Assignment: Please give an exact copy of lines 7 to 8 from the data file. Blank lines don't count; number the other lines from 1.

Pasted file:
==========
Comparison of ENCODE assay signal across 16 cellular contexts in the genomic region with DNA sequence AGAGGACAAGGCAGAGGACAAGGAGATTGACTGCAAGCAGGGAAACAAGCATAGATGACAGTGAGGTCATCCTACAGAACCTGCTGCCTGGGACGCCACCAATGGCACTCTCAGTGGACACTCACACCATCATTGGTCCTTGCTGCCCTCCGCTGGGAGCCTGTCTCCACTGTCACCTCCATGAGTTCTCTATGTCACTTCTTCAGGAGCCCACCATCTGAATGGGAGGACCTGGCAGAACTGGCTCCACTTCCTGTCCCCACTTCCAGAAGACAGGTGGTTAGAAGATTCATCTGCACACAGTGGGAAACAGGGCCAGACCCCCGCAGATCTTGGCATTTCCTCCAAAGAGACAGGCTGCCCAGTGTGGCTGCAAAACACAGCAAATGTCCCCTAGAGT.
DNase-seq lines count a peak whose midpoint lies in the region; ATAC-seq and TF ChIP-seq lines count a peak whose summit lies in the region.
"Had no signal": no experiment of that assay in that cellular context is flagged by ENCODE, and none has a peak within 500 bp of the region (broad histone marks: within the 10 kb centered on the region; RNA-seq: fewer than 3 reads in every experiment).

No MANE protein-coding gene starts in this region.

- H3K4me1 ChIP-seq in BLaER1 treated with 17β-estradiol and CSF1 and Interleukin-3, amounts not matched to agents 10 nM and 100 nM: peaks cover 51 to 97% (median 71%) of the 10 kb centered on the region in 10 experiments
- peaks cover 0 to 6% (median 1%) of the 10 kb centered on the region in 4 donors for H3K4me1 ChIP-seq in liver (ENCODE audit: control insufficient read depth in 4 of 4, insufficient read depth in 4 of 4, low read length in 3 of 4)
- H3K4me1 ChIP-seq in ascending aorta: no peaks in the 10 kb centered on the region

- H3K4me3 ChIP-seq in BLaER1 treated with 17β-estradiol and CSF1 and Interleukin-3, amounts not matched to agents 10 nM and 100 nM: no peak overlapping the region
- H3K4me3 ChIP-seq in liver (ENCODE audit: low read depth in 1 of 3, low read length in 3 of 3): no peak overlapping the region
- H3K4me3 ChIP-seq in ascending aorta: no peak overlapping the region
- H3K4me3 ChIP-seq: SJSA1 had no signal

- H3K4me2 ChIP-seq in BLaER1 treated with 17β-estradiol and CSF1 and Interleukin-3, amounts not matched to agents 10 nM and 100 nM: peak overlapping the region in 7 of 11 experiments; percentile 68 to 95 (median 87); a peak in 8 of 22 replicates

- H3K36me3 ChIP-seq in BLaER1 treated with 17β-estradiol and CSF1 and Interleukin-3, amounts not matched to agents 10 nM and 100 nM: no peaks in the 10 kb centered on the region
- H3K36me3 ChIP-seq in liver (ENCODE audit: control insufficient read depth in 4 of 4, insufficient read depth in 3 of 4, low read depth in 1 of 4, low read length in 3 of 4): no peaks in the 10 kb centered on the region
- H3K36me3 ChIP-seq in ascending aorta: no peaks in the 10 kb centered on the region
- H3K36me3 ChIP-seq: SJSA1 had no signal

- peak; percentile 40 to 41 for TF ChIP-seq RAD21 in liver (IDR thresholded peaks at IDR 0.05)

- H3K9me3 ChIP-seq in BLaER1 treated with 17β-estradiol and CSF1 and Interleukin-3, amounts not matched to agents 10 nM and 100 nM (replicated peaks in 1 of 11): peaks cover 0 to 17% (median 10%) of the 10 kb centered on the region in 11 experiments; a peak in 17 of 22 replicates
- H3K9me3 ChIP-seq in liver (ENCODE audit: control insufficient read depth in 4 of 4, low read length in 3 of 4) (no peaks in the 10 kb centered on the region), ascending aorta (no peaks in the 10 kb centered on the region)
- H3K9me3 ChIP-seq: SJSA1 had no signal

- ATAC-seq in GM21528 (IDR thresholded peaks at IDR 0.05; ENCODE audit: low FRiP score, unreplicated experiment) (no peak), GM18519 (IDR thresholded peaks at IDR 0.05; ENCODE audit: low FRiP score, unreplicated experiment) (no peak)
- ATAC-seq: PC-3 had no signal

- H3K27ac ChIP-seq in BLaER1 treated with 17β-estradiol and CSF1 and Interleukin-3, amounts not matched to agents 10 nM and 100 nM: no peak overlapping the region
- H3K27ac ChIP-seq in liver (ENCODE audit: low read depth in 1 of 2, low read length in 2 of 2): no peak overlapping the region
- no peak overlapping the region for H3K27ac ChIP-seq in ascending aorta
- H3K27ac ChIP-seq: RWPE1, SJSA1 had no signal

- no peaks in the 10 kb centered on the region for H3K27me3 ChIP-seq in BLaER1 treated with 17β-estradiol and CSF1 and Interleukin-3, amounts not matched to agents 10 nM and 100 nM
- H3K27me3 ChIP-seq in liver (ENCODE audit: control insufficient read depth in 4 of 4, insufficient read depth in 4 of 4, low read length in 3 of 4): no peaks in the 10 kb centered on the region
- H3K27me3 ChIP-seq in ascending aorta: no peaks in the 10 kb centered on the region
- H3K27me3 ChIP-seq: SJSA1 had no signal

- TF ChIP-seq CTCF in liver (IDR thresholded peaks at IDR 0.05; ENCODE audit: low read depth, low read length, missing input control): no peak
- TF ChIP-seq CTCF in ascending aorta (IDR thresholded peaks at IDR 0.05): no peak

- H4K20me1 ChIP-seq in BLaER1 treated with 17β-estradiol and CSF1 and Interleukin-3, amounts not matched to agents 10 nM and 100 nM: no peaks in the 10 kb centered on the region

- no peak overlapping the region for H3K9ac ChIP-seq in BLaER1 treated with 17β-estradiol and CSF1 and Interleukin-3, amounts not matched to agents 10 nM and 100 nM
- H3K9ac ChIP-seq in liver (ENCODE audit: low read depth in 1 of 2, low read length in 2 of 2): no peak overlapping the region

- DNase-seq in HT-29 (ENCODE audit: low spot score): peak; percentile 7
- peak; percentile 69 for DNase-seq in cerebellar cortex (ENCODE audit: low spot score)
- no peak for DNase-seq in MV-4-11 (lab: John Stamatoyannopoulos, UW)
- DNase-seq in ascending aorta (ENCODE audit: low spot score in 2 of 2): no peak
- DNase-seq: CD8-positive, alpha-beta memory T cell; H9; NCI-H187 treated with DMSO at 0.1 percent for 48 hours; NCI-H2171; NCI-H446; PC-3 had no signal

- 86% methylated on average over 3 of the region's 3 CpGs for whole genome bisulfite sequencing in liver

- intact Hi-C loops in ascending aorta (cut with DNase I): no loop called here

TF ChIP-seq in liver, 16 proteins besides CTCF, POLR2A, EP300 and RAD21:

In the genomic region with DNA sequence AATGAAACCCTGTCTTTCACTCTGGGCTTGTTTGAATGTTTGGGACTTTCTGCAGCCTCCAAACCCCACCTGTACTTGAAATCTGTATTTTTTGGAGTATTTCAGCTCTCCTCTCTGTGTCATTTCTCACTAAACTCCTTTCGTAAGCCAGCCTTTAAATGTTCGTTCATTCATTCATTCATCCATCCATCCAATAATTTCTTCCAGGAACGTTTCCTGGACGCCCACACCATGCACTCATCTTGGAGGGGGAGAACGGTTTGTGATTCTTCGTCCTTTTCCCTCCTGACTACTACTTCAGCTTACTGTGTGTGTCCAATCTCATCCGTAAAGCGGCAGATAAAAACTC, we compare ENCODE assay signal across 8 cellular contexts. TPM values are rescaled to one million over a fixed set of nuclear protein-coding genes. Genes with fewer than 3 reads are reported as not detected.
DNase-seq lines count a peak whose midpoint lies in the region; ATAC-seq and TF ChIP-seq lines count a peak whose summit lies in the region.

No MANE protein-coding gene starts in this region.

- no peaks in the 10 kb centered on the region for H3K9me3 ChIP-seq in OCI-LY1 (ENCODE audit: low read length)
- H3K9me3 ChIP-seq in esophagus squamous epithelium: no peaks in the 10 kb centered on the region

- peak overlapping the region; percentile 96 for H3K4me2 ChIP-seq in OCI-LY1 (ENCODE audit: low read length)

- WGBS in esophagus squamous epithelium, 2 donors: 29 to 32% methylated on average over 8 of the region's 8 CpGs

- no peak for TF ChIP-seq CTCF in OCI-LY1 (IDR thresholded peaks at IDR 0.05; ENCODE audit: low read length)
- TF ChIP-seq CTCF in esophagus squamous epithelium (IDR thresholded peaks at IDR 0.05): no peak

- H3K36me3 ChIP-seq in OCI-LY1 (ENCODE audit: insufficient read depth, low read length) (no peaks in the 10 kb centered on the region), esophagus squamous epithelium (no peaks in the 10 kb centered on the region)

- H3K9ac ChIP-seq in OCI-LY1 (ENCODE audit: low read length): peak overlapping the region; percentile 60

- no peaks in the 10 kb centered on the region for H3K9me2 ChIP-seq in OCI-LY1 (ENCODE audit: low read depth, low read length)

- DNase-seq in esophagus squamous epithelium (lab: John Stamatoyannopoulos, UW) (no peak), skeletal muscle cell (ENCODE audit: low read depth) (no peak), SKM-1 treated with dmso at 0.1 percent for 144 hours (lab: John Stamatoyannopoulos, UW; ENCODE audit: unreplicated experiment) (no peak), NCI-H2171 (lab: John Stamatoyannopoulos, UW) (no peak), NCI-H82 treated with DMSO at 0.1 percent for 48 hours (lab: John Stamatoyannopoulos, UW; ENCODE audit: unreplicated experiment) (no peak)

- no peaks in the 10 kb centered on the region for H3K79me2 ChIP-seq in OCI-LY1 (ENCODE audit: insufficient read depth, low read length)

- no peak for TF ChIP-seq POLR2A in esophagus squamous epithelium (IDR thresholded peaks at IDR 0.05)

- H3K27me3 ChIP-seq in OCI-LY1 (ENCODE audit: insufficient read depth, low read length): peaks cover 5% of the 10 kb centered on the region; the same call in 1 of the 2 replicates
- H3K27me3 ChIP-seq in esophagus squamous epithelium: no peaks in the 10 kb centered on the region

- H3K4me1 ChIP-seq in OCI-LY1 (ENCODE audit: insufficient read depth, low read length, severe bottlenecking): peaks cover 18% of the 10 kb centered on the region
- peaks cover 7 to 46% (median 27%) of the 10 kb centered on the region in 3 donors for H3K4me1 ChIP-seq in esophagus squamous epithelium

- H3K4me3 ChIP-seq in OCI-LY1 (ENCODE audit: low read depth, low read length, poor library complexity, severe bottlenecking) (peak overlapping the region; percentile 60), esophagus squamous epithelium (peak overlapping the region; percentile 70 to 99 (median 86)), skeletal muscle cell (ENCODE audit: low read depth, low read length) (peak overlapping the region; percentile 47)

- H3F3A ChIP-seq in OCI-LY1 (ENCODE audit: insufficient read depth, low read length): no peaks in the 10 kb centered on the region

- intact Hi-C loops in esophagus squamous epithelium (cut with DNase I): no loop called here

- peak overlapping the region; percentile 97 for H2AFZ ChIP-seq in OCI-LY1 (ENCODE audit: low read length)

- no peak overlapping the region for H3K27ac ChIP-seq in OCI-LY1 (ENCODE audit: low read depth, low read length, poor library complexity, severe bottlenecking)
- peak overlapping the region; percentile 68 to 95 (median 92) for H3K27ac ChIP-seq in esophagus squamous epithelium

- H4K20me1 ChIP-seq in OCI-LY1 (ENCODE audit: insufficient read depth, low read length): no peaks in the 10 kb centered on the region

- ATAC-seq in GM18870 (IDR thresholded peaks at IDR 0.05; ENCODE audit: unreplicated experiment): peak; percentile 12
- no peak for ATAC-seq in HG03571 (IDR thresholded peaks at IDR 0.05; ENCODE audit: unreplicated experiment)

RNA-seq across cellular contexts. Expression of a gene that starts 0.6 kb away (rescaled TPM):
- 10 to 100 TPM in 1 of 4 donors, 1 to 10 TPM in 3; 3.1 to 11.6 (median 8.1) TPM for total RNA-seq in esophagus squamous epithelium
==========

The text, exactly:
- H3K4me1 ChIP-seq in ascending aorta: no peaks in the 10 kb centered on the region

- H3K4me3 ChIP-seq in BLaER1 treated with 17β-estradiol and CSF1 and Interleukin-3, amounts not matched to agents 10 nM and 100 nM: no peak overlapping the region